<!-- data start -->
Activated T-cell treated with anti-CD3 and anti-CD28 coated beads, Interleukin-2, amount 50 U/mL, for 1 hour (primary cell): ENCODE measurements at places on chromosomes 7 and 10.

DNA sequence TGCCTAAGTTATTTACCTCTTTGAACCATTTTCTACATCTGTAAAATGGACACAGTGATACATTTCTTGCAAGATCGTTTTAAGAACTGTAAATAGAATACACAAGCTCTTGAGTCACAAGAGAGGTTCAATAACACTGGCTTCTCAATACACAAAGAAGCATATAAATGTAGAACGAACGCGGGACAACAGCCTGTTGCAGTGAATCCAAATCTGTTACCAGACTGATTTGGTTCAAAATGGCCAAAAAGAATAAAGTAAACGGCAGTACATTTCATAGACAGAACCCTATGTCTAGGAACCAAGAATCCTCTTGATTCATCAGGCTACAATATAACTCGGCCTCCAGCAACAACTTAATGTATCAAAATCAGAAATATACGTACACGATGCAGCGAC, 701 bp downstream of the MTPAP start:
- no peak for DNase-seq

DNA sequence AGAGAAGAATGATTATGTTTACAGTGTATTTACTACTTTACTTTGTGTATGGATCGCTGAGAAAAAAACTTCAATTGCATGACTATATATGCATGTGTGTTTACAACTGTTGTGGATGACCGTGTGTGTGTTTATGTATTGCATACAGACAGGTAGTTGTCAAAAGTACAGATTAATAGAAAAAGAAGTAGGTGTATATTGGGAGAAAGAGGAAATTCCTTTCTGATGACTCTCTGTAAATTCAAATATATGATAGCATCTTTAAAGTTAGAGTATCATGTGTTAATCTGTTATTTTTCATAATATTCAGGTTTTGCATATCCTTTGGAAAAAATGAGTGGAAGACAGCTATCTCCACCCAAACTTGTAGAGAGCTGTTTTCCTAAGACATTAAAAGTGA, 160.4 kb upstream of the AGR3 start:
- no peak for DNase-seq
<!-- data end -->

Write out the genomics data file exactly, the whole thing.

Activated T-cell treated with anti-CD3 and anti-CD28 coated beads, Interleukin-2, amount 50 U/mL, for 1 hour (primary cell): ENCODE measurements at places on chromosomes 7 and 10.

DNA sequence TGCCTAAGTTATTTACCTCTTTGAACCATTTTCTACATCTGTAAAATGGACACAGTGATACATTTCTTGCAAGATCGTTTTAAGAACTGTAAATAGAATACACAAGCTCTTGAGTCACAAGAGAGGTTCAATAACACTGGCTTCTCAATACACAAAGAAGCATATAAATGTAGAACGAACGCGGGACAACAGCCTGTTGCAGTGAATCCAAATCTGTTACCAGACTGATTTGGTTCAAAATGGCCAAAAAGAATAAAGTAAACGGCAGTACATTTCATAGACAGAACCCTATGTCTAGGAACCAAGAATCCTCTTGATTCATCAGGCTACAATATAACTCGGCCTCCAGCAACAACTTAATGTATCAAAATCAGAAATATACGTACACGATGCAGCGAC, 701 bp downstream of the MTPAP start:
- no peak for DNase-seq

DNA sequence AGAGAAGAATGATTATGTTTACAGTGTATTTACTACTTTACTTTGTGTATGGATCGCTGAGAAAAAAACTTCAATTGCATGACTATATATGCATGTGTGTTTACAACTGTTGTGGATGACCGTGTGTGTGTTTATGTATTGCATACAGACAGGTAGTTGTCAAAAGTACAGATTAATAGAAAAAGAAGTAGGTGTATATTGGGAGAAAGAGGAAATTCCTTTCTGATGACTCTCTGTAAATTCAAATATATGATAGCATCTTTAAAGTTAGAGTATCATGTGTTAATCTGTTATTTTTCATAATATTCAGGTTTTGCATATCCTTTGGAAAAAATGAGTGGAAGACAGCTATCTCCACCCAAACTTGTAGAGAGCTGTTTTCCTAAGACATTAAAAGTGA, 160.4 kb upstream of the AGR3 start:
- no peak for DNase-seq